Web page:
Let's get this out of the way.
I finished the last Harry Potter book last night and had a few thoughts to pass along. Spoilers are ahead, so if you haven't finished the book yet or don't want to know what happened or simply don't care, just skip this post and be thankful you lead a healthy, normal life. For the rest of you who have read the book, don't care or wish to mock me, here's what I think.
The book was interesting and for the most part entertaining. Claire noticed me reading it over the past couple days and was intrigued that was I was reading Harry Potter. So I dug out the first book and handed it to her to read. Doing it, I noticed that it's been almost eight years since I read the first book and that Becky and I finished it in three days.
That was a long time ago. Eight years later I'm not quite as enamored with the books as I used to be. Around book five Harry became this grouchy, selfish and almost painfully unsympathetic character and stayed that way until about the last fourth of book seven. It got to be a real drag.
I wanted to finish the series, even as I enjoyed it less, because I was so intrigued by those first books, interested to know how it would all resolve, curious to know just how Harry had survived as a baby and how he would turn into this wunderkind wizard.
And now I know. And I'm kind of ambivalent about the whole thing.
At the same time, I've got to give credit to J.K. Rowling. She kept her characters human, obnoxiously at times. I remember reading all the Tom Clancy novels in high school and being left with the sense that Jack Ryan was this unbelievable, infallible hero who could never really make a mistake and always knew what do. By the time Clancy made him president, you realized that the author had slipped deep into hero-worship never to return. Jack Ryan became a god among men and a bad cliche.
Mercifully, Rowling never falls into this trap. In fact, most of the time, she took it to the other extreme. Harry was always in a bad mood. At times, he was woefully unsympathetic. He was mean, self-obsessed and fixated on his parents. There were times over the past three books that I'd wished he'd just get killed so he'd shut up and stop whining about himself and his his parents and focus on something or someone besides Harry Potter.
Rowling kept that up for a good portion of book seven. Luckily, Harry finally matures and becomes less annoying. In fact, the book's finale, when Harry, Ron and Hermione return to Hogwarts to make their last stand was really, really good. Finally, the potential of the entire series comes to fruition and you see all the characters grow into who you wanted them to be.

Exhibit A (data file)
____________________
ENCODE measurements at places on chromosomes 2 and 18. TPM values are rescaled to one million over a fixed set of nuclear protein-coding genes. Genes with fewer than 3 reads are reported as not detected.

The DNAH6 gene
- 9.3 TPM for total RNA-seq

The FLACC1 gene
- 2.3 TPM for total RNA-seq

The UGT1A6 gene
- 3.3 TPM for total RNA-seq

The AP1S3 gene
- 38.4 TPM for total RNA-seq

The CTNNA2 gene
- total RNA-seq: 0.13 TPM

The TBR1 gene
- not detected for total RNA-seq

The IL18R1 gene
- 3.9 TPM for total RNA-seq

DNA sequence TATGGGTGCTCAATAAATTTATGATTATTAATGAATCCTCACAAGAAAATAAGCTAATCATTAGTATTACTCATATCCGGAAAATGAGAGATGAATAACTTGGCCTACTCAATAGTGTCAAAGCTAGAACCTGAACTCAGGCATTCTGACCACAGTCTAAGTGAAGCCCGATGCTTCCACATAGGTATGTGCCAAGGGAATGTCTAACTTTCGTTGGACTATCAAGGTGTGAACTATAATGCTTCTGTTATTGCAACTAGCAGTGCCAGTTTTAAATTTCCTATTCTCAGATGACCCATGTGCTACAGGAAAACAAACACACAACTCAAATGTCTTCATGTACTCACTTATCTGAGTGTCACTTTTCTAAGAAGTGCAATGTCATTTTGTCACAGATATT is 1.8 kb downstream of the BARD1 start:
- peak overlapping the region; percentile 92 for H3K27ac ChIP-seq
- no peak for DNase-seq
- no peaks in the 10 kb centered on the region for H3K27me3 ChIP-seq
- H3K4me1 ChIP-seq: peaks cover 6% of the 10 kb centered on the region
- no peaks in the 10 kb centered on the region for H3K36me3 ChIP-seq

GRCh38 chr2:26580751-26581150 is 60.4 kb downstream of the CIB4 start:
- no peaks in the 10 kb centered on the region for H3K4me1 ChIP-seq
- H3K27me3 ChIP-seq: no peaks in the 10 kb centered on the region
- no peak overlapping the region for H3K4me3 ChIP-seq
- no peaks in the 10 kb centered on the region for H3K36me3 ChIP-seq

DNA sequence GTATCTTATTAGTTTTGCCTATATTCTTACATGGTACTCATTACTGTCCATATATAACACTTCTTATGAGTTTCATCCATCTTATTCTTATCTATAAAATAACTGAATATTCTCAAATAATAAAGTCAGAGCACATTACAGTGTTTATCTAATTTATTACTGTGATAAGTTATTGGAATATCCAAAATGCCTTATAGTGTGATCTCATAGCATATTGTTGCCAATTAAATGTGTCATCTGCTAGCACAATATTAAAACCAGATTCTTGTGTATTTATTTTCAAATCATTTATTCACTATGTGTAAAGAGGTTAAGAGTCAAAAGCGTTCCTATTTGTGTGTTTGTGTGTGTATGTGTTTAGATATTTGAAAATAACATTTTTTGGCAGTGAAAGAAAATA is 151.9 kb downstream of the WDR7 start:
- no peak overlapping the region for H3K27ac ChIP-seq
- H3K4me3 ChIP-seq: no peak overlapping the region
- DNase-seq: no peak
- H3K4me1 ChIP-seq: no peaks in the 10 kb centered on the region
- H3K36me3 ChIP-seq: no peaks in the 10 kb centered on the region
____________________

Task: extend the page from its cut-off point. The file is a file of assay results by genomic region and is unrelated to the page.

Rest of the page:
Neville's my new favorite. He was Harry's mirror image for much of the series -- weak, goofy and unsure, but his parents destroyed by Voldemort all the same. But he came into his own at the end of "Deathly Hallows" and in a way was more Harry Potter than Harry.
Snape's big reveal was also really satisfying. Of all the characters in the series, this is the one Rowling gets right. She never went straight melodrama with him and made him substantially three-dimensional. It made his death that much more tragic. Fred died, which bummed me out and so did Mad-Eye, Lupin and Tonks. Those all felt kind of ancillary.
The one character I kept hoping would die, however, never did. Hagrid survived. There was a brief moment at the beginning of the book where it looked like he might have bought it and then another scene near the end. But no, he's left to annoy and distract for generations to come. I would have gladly traded his death for Fred's.
There was a lot of whimsy in the first books that was gone by the seventh. And I suppose that's understandable. The books get progressively darker as the characters mature and face more dangers. That being said, I wonder if the writing became more of a chore for Rowling as she went on and less of an enjoyment as it clearly had been in the beginning.
Book seven also alludes heavily to a Nazi-controlled Europe, with Mudbloods standing in for Jews and Death Eaters for the Gestapo. The whole quest for Horcruxes and then the subplot to collect the Deathly Hallows felt almost Dan Brown-ish. We've got secret societies, powerful talismans and a centuries-old conspiracy to keep them hidden. It didn't do much for me.
That being said, the book was gripping overall. Rowling wasn't afraid to put her characters in real peril and as a result "Deathly Hallows" was a true page-turner. And excluding the misguided epilogue, it ended smartly and satisfyingly.
Except for the fact that Hagrid didn't die. That would have made it completely satisfying.
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